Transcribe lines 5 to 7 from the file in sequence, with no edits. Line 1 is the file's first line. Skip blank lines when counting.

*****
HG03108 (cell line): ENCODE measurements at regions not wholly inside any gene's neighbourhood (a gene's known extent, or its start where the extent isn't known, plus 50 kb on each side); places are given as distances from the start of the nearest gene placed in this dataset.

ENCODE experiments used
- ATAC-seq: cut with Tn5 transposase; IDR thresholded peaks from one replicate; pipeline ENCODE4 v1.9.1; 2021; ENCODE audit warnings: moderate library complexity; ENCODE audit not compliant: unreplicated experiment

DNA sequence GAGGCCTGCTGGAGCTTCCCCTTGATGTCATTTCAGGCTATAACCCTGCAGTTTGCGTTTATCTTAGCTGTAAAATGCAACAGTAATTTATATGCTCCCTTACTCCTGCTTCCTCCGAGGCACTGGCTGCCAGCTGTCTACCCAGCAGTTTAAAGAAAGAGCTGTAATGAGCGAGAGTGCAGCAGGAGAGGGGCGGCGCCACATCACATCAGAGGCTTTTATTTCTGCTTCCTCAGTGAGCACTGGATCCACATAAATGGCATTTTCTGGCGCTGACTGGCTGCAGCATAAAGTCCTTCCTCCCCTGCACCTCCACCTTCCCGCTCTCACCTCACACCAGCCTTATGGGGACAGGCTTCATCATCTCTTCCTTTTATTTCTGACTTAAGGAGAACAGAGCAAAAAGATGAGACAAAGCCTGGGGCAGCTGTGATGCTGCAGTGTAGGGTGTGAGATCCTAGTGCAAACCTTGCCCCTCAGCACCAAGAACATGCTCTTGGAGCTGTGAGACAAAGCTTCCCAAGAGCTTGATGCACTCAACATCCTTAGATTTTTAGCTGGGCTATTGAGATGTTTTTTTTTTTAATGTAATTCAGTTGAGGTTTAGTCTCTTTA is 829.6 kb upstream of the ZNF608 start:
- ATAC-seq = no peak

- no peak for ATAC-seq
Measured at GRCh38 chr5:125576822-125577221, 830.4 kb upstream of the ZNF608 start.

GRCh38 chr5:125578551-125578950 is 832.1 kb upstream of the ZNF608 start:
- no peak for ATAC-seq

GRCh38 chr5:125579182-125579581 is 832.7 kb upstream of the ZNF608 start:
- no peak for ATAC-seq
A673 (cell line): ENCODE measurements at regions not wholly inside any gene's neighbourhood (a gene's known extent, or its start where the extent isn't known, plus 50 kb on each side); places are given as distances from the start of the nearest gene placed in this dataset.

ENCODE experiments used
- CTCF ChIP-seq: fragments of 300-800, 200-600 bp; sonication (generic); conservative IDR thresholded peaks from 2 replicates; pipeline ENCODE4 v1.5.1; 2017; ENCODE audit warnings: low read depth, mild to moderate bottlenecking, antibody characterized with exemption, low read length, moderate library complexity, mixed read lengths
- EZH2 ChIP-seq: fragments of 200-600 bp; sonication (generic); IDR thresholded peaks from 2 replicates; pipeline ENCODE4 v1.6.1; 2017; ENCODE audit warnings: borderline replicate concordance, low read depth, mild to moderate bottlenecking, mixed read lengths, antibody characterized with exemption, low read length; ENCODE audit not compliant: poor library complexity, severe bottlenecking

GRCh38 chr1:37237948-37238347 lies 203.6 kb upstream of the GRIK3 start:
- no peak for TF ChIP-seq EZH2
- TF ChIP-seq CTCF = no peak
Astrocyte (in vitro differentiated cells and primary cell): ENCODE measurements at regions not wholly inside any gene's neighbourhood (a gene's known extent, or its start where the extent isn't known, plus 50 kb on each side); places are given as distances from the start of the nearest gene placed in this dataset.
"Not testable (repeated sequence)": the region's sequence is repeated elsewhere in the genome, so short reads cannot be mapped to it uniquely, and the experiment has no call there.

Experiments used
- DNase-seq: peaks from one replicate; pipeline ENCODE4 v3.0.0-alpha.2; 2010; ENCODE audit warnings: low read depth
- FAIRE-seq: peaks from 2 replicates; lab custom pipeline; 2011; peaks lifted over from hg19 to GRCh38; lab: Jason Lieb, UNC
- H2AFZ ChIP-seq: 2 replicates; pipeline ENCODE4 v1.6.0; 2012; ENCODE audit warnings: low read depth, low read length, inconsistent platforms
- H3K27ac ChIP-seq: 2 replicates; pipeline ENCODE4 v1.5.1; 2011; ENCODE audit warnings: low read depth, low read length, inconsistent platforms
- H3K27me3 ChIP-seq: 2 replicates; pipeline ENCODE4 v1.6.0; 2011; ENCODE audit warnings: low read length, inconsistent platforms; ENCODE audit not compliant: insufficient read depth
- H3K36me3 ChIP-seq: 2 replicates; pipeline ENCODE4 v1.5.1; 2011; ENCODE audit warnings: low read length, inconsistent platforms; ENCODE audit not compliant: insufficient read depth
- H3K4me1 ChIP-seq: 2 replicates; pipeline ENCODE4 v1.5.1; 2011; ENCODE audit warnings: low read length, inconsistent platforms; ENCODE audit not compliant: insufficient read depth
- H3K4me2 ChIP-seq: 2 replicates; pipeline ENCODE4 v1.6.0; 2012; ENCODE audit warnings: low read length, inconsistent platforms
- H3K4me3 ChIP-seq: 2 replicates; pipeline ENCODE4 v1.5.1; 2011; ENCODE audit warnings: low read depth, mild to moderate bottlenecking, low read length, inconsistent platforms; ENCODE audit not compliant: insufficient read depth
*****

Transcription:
- ATAC-seq = no peak

- no peak for ATAC-seq
Measured at GRCh38 chr5:125576822-125577221, 830.4 kb upstream of the ZNF608 start.